New Delhi: India and Pakistan announced on Thursday they will resume wide-ranging peace talks that were frozen after the 2008 terror attacks in the Indian city of Mumbai, which were blamed on Pakistan-based militants.
The US has been pressing the nuclear-armed rivals to restart their peace efforts in hopes that reducing tensions along their border would free Pakistan to focus on its fight against Taliban militants — a key element of US strategy in Afghanistan.
The decision followed talks on Sunday between the foreign secretaries of the two countries in Bhutan, the latest in a yearlong string of meetings of top officials intended to rebuild the nations` shattered trust.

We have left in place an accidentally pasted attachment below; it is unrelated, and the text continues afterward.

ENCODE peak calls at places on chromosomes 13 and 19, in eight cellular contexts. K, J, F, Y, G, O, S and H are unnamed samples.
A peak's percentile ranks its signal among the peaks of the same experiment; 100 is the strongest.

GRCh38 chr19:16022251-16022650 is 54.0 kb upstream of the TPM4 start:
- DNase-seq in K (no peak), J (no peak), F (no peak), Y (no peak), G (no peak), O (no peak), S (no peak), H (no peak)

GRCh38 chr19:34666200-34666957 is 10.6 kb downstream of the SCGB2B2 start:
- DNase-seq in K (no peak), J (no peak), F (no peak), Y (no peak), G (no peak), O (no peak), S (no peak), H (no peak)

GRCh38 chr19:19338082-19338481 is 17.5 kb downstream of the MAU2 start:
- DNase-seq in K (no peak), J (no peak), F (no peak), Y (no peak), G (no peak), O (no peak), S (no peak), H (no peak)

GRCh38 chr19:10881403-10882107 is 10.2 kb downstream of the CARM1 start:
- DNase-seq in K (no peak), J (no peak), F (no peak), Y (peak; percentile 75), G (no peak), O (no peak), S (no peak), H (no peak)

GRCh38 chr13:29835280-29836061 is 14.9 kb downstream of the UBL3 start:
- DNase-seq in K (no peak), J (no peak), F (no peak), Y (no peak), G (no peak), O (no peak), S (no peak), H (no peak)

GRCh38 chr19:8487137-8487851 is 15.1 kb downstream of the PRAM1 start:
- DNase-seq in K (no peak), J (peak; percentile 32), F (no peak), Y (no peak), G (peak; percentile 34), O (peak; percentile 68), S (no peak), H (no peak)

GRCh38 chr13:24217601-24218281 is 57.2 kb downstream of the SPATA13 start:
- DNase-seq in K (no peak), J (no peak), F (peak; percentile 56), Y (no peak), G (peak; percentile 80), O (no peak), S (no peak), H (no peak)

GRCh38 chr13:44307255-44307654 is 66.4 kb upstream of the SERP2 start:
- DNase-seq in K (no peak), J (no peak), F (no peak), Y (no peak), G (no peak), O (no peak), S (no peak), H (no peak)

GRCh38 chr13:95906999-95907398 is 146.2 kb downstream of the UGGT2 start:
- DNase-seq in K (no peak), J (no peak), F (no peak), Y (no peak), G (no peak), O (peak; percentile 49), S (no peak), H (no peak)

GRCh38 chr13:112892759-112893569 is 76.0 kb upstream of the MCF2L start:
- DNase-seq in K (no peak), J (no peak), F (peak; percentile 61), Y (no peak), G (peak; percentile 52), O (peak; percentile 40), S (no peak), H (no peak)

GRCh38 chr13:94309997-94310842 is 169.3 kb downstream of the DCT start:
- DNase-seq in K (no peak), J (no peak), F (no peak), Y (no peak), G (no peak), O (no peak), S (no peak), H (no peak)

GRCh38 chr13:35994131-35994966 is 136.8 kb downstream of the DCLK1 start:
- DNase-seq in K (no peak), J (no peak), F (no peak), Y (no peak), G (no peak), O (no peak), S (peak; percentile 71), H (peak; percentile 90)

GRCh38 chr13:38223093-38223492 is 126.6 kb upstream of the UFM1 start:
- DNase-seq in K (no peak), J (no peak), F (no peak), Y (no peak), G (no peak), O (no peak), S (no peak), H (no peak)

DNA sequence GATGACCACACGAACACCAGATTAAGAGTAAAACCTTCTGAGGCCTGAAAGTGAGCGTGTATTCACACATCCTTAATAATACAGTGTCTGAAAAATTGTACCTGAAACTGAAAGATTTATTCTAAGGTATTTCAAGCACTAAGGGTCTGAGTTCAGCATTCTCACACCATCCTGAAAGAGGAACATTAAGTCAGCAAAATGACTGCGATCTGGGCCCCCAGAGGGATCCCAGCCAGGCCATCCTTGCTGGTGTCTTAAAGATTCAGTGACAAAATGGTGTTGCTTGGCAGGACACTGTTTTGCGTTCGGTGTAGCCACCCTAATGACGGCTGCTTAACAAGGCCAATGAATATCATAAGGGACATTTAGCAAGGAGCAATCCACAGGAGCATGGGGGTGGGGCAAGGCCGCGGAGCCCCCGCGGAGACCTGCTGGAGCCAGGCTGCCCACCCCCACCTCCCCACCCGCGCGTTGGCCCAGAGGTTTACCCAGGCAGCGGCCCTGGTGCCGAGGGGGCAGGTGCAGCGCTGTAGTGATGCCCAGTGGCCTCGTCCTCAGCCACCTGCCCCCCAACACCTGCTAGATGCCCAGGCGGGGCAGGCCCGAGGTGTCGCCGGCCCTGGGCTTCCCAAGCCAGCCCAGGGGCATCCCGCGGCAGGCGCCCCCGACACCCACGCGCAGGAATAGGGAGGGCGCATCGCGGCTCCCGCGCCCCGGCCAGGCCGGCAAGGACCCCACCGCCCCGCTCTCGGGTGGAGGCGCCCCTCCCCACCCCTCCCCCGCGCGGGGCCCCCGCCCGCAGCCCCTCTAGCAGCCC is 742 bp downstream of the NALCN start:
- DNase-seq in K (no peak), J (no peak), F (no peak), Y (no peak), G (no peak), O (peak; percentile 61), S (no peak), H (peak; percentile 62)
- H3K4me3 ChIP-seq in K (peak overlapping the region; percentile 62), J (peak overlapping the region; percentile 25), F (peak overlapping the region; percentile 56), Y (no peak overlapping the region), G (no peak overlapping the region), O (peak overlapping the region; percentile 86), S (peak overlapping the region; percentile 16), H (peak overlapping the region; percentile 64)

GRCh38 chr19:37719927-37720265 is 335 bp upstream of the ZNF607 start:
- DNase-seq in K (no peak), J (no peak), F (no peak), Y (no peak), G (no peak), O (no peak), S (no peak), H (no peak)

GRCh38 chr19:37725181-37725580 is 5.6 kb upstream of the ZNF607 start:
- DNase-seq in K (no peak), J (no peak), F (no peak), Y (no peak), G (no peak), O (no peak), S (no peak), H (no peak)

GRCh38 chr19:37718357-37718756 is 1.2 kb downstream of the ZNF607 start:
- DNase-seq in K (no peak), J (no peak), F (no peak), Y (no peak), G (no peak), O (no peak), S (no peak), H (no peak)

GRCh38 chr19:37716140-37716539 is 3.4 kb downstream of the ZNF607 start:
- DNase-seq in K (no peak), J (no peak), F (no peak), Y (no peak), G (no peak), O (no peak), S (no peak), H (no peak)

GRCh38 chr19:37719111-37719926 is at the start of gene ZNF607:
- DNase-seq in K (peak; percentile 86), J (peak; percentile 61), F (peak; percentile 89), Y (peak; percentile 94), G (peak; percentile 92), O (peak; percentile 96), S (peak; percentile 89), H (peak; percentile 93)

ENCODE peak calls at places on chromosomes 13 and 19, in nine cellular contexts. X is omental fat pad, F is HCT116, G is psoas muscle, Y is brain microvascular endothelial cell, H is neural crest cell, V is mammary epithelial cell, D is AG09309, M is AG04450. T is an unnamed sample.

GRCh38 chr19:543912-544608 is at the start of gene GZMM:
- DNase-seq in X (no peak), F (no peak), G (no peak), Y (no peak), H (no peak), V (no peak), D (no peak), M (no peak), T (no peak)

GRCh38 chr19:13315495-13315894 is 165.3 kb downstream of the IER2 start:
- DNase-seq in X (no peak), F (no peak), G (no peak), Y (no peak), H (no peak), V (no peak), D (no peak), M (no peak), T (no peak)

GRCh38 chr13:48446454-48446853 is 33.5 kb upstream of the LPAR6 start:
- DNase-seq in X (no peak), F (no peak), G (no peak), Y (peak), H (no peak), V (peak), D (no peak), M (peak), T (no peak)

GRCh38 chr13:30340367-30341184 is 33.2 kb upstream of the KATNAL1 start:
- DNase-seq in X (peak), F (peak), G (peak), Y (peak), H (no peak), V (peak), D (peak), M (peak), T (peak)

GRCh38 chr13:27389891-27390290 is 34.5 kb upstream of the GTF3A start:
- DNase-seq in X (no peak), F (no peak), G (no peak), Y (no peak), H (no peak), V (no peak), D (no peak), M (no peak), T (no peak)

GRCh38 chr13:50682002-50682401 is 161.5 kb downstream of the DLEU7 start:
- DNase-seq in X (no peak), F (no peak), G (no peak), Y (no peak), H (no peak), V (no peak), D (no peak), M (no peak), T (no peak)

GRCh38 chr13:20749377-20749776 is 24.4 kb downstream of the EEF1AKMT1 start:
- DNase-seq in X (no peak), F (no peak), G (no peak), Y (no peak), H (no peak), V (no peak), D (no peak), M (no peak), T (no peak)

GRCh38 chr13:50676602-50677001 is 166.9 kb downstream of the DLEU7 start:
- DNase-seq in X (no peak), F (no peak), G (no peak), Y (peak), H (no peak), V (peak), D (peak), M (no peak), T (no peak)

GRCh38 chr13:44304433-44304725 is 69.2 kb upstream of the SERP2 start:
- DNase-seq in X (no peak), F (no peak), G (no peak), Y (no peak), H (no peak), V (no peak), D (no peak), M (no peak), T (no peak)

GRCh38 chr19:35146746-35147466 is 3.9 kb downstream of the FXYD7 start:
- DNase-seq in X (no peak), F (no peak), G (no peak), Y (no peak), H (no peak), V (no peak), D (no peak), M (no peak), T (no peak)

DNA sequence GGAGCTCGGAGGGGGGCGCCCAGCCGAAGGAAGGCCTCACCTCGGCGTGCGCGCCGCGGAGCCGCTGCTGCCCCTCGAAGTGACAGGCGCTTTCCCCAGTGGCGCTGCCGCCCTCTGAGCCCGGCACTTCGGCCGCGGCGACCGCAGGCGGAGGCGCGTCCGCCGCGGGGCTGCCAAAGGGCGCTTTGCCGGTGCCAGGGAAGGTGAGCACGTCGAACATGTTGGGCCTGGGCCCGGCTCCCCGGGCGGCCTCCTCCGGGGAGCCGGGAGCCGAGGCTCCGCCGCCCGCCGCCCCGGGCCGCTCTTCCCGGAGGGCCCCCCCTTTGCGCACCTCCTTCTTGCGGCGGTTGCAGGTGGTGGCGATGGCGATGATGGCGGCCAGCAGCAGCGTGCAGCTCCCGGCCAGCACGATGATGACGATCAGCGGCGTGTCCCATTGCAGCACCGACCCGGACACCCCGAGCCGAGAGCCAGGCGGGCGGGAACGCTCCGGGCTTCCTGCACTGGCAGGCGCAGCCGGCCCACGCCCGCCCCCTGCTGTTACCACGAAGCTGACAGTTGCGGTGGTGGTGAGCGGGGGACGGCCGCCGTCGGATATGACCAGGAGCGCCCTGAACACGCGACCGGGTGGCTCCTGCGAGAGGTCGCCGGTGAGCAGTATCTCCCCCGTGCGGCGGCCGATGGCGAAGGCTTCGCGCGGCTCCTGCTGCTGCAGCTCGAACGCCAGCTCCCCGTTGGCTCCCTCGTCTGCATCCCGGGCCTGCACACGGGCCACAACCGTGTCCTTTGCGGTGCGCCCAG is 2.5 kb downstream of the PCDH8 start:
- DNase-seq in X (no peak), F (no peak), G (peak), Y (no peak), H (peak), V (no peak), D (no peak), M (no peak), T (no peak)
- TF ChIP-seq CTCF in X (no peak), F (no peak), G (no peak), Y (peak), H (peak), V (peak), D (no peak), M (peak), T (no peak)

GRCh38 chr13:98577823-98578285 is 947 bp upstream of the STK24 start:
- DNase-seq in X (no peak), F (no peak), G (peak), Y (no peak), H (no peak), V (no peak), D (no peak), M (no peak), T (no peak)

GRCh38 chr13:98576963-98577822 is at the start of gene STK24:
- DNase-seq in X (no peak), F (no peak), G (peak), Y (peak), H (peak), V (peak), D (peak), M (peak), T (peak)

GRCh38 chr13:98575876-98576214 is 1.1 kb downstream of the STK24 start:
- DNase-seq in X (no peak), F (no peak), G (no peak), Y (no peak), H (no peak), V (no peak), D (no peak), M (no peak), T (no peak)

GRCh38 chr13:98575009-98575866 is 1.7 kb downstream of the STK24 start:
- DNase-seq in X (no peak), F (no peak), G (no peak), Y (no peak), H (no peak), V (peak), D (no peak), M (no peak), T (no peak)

A statement released simultaneously in New Delhi and Islamabad said the new talks will focus on counterterrorism, humanitarian issues, peace and security, the disputed Kashmir region and other border issues.
Pakistan Prime Minister Yousuf Raza Gilani welcomed the talks and praised his Indian counterpart, Manmohan Singh, for the "opening of a new chapter in the relations between the two countries, which Pakistan fully reciprocates”.